Another major topic that seems to be very popular these days: saturation and harmonic distortion or whatever is able to give life to our recordings. The sheer number of plugins that claim to be the final solution to digital harshness is huge. The beauty of all this is that the problem itself ("digital") is offering you the solution. Can we trust it? If it was politics: would you trust the guy that caused the recession, for over 20 years, if he told you that - now - he was the solution to ..himself?

El Fatso JRMaybe the comparison is not spot-on, but: hope dies last.. and a lot of people have bought one product after the other, trying to achieve the ultimate magical life and vibrance in digital recordings. Experienced techs and engineers in the industry know that achieving a great sound in a music production is a combination of a lot of variables ranging from songwriting to final mastering. No single element can magically fix a train wreck.

This article is more directly related to such a topic rather than to the praise for the Fatso itself. We have to say we LOVE the Fatso. Even if we didn't know what it "really does", we love the way it works on pretty much everything. It's the good old "it just works".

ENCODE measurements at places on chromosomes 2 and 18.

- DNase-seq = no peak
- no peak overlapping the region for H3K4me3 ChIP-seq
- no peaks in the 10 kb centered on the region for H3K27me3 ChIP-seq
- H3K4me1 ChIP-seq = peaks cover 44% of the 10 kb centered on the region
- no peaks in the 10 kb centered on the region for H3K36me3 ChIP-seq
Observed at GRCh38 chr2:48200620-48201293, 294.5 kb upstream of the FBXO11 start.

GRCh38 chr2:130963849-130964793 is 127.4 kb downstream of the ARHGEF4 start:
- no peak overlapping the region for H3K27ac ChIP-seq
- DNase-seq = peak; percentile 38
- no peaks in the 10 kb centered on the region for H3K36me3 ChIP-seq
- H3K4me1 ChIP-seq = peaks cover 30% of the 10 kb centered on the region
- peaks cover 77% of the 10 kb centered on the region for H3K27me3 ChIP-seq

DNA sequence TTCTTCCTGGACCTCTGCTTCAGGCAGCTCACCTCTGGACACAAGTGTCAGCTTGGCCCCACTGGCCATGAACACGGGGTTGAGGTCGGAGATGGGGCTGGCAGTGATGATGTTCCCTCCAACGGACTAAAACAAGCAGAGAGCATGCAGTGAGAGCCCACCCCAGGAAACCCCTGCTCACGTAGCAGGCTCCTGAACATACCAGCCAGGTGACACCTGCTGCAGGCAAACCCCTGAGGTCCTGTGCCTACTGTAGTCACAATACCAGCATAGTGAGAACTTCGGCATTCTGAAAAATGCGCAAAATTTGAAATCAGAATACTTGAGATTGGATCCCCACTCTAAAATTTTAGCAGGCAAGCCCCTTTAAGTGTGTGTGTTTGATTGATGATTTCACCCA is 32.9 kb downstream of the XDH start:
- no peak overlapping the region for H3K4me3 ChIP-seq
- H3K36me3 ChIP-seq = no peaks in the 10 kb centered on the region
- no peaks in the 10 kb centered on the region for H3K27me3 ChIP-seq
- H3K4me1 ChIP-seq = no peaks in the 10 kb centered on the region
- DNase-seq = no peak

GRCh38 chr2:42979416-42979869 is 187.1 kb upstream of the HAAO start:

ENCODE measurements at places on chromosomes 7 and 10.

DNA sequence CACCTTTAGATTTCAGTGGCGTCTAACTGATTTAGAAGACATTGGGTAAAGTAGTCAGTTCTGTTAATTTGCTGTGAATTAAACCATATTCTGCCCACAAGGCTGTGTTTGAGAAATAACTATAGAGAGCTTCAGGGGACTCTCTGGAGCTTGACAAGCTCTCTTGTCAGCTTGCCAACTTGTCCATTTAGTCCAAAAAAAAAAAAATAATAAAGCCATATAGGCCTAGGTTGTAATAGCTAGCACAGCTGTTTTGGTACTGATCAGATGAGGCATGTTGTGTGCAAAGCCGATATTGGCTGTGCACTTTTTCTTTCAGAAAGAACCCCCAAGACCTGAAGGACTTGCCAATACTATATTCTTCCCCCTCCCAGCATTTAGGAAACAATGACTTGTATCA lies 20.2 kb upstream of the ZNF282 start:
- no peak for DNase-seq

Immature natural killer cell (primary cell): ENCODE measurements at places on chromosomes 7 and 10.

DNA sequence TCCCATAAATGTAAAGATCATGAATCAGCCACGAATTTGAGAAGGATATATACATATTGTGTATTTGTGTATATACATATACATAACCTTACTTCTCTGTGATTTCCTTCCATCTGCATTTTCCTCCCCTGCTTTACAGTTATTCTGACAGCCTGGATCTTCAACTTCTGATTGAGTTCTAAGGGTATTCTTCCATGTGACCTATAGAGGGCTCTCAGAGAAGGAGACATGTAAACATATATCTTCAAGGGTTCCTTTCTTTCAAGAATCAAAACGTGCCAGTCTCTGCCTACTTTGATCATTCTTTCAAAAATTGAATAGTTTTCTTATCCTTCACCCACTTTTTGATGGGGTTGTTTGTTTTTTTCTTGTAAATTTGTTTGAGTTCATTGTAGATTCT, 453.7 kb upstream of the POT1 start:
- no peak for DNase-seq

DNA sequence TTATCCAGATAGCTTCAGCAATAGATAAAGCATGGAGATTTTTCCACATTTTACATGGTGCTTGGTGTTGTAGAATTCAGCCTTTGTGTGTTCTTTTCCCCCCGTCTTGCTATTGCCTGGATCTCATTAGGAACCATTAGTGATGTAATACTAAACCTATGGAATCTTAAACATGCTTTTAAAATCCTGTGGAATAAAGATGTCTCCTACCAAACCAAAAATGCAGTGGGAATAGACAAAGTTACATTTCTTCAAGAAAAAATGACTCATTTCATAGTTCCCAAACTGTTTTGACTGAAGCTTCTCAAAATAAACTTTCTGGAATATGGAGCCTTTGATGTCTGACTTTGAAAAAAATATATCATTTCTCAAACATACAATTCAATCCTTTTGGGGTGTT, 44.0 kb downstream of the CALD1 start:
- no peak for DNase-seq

El Fatso JRThis said, I wanted to gather a general idea of what this unit does. All files in this article are 44.1Khz, 24bit WAV encoded to MP3 at 320kbit/sec. No processing whatsoever.

Before we begin, credits for what you'll hear: the takes are part of Kevin Reeves' "Throw me a line", from his EP "It's about time". Drums, bass and guitars were recorded at Ian Baird's "Arjuna's Sound", Greenville (IL) (August 2005) - guitars, vocals and keyboards were recorded at Tracktion Studios, Antioch (TN) (August 2005-January 2006). - guitars, drum programming, mixing and mastering was done at BeSharp Studios, Astoria (NY) (October 2005-April 2006). We really wish to thank all the musicians, engineers and producers involved in this for letting us use their music for this article. Make sure you visit Kevin's site at: and Ian Baird's site at:

INSTRUMENTS: The Fatso shines on drums and bass, everybody knows it. During tracking it has a success rate of 99%, if you know how to use it. It's really hard to make it sound bad and the only risk is to overdo something just to find out that you cannot remove it during mixing. At the mix stage, it's useful for the improvement in the stereo image, as well. You can hear the subtle yet important changes in the stereo field of the electric guitars. The versatility of the Fatso cannot be explained with a couple examples: for this reason we kept it pretty much at the same stage, with IN: 8, OUT: 2, Warmth 4, SPANK with TRANNY. We were getting around -10dB of gain reduction on all's not "the way" to do it, it's just one way, but you'll hear how wonderful this unit sounds.

El. Guitars